It Is Legal For Kids To Work On Tobacco Farms, But It Can Make Them Sick
In the U.S., children under the age of 18 are legally barred from purchasing cigarettes or other tobacco products. But they are allowed to harvest tobacco on farms.
Despite a worldwide decline in production, tobacco remains North Carolina's most valuable crop. In 2017, the total value of tobacco produced in the state was just under $725 million, according to the U.S. Department of Agriculture.
The Fair Labor Standards Act, which governs child labor, makes exceptions to child labor laws for small farms and allows hires as young as 12 for larger ones. During tobacco picking season, some of the smaller farms in North Carolina will hire kids as young as 7 years old, says Melissa Bailey Castillo, outreach coordinator at the Kinston Community Health Center in Kinston, N.C.
Tobacco farmers say they need the extra labor, especially during harvest season, and in rural North Carolina, kids say they need to work to help support their families, according to a study by Human Rights Watch. But child worker advocates like Castillo say that loose U.S. regulations and tobacco industry policies have left these kids vulnerable to the health risks of nicotine and pesticide exposure.
"It's kind of a legacy in eastern North Carolina," Castillo tells Here & Now's Robin Young. "Either your neighbor owns a farm, or a relative owns a farm. Tobacco obviously is part of that heritage, and kids have been working in it, farmers will tell you, for generations."
While the U.S. government has acknowledged the risks of tobacco farming, it's still legal for kids at age 12 to work on a tobacco farm of any size with parental permission, and there's no minimum age for children to work on small tobacco farms or those owned by family.
In 2015, Human Rights Watch interviewed 33 children, ages 13 to 17, who worked on tobacco farms in North Carolina. Nearly all of the children interviewed described experiencing symptoms of nausea, vomiting, headaches, dizziness, skin irritation or respiratory symptoms either during or after work.
"I [still] get headaches and ... my stomach hurts," 16-year-old Elena G., who has worked in tobacco fields since she was 12, told Human Rights Watch. "And like I feel nauseous. ... I just feel like my stomach is like rumbling around. I feel like I'm gonna throw up."
Castillo explains that many people who work with this crop will develop what's called green tobacco sickness.
"This nicotine is absorbed through the skin," she says. "It's not unusual that by lunchtime, you're throwing up, you're vomiting."
Castillo says many kids don't know how to protect themselves from nicotine poisoning, and they often don't wear gloves because they tend to tear the tobacco leaves. Human Rights Watch reported that most of the kids they talked to had never even heard of green tobacco sickness.
Federal regulations also require access to handwashing facilities and toilets, but most of the children who spoke to Human Rights Watch said they lacked access or it was very limited. Human Rights Watch also found that many kids weren't notified when their employers sprayed pesticides in the field, even though EPA regulations prohibit child workers from handling pesticides and other toxic chemicals.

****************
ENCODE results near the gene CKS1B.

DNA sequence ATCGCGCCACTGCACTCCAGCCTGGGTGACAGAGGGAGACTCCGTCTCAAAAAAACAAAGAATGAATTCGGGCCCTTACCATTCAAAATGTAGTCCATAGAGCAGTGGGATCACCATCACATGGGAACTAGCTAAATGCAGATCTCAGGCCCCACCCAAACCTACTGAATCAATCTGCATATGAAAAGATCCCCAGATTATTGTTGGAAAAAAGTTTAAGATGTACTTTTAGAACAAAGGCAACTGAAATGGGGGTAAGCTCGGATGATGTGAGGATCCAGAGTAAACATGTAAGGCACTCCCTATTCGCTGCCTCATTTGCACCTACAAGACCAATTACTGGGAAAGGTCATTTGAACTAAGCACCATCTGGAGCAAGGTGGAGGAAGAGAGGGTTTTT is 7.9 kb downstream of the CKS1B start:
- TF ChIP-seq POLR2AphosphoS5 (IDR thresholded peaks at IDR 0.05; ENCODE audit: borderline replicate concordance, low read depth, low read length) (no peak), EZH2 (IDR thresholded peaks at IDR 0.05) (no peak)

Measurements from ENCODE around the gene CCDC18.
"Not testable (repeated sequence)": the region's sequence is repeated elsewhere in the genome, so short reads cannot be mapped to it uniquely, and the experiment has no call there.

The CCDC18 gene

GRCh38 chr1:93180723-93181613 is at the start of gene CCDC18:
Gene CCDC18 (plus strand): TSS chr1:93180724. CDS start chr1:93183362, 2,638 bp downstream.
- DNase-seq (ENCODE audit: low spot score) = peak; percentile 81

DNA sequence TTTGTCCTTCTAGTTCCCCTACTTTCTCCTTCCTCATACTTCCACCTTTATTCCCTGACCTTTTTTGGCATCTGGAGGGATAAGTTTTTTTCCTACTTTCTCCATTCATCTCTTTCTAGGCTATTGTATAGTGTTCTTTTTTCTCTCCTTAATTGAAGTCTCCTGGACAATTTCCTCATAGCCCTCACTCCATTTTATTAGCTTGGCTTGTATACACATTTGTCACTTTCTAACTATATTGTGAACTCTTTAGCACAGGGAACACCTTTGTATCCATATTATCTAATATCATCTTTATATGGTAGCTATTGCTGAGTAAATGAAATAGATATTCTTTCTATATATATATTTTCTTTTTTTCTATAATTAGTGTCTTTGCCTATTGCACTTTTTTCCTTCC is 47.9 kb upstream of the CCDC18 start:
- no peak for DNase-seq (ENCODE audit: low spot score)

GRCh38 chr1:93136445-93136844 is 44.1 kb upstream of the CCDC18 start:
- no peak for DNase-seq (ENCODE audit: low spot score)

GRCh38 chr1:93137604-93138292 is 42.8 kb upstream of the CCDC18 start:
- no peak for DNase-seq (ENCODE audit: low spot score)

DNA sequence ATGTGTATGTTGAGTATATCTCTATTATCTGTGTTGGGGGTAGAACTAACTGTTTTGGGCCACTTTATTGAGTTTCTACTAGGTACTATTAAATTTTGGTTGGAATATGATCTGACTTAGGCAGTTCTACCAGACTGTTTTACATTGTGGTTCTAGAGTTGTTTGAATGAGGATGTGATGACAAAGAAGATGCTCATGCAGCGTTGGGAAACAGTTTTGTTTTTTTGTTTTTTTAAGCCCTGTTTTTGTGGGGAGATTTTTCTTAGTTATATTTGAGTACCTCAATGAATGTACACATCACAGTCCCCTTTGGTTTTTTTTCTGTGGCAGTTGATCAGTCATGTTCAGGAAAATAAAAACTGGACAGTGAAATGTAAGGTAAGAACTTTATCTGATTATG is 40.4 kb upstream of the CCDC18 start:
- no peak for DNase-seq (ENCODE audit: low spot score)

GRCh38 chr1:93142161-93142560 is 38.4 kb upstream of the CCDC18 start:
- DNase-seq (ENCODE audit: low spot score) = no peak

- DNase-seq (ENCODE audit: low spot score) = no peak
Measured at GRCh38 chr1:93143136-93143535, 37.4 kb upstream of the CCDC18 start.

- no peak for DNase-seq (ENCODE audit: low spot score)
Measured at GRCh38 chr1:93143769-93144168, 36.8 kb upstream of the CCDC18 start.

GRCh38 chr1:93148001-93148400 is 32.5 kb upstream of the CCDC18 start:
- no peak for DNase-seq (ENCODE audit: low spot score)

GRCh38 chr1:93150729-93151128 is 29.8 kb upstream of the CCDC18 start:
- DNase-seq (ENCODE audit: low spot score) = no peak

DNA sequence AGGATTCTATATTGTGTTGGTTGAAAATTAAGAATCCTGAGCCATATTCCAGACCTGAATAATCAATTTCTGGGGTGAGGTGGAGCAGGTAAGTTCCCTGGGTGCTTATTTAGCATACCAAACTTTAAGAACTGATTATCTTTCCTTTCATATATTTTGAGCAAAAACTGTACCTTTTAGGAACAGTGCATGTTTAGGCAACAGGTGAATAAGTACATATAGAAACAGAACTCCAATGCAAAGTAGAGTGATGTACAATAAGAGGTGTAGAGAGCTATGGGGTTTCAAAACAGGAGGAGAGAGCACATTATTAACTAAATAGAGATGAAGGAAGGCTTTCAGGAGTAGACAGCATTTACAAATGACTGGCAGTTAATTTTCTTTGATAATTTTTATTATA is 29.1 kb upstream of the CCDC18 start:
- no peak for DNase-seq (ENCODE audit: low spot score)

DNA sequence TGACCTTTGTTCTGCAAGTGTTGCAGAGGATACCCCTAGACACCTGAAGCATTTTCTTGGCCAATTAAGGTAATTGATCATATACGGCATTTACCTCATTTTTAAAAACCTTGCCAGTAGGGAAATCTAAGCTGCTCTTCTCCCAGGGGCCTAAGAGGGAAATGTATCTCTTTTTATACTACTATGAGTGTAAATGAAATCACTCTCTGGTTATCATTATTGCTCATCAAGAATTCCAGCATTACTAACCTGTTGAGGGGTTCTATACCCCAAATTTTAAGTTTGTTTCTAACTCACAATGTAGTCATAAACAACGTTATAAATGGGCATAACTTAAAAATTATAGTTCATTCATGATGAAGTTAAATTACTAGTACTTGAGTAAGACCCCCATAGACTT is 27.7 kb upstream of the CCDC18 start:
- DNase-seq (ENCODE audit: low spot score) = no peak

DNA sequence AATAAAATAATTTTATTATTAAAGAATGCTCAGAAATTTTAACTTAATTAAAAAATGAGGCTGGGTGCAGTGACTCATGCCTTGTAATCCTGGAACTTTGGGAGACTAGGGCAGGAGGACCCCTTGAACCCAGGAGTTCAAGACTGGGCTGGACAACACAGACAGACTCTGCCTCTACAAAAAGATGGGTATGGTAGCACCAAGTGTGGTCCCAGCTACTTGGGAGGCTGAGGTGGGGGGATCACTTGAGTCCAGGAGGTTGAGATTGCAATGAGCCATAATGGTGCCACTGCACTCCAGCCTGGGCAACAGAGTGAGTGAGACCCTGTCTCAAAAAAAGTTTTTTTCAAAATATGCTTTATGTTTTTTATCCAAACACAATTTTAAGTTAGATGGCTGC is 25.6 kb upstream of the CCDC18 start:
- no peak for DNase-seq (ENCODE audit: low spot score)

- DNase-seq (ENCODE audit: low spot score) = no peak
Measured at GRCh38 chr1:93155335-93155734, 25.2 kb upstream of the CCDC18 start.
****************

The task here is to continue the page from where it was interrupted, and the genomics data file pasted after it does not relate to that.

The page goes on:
Castillo says there is a lot of secrecy surrounding children working in tobacco fields. When kids show up at the doctor with symptoms of nicotine poisoning, they often won't tell the doctor they had been working on a tobacco farm.
Since publishing an initial report in 2014, Human Rights Watch says some tobacco companies have reviewed and updated their policies on child workers, but enforcement on actual farms is still a challenge.
The U.S. government has also struggled to strengthen regulations for children working in the agricultural industry, which is treated differently than other industries under the Fair Labor Standards Act. In 2011, the Department of Labor proposed an update to the list of agricultural jobs dangerous for children, but it dropped those recommendations after pushback from farm lobbying groups, such as the American Farm Bureau.
"Farm Bureau advocates for the interests of farmers," the American Farm Bureau said in a statement to Here & Now. "Our policies are set out by our delegates — everyday agricultural producers who are very proud of their heritage. We are not in the business of protecting, promoting or prosecuting bad actors."
Castillo says that farm lobbying groups claim that regulating child workers destroys the fabric of American farms, which are run by families. But she says most farms that rely on child labor are not small, family-run operations.
"The farms impacted most by child farm workers, they were enormous operations, corporate farms," Castillo says. "It was not a matter of the Smiths down the road employing children through a contractor — that was rare, if at all."
Regulations need to be stricter and enforced, she says, because it's not just a couple kids out there working in the tobacco fields of North Carolina or in other states with large tobacco sectors.
"The last summer that I was out doing a count, I stopped at 100 kids in two counties — that's just who I found," she says.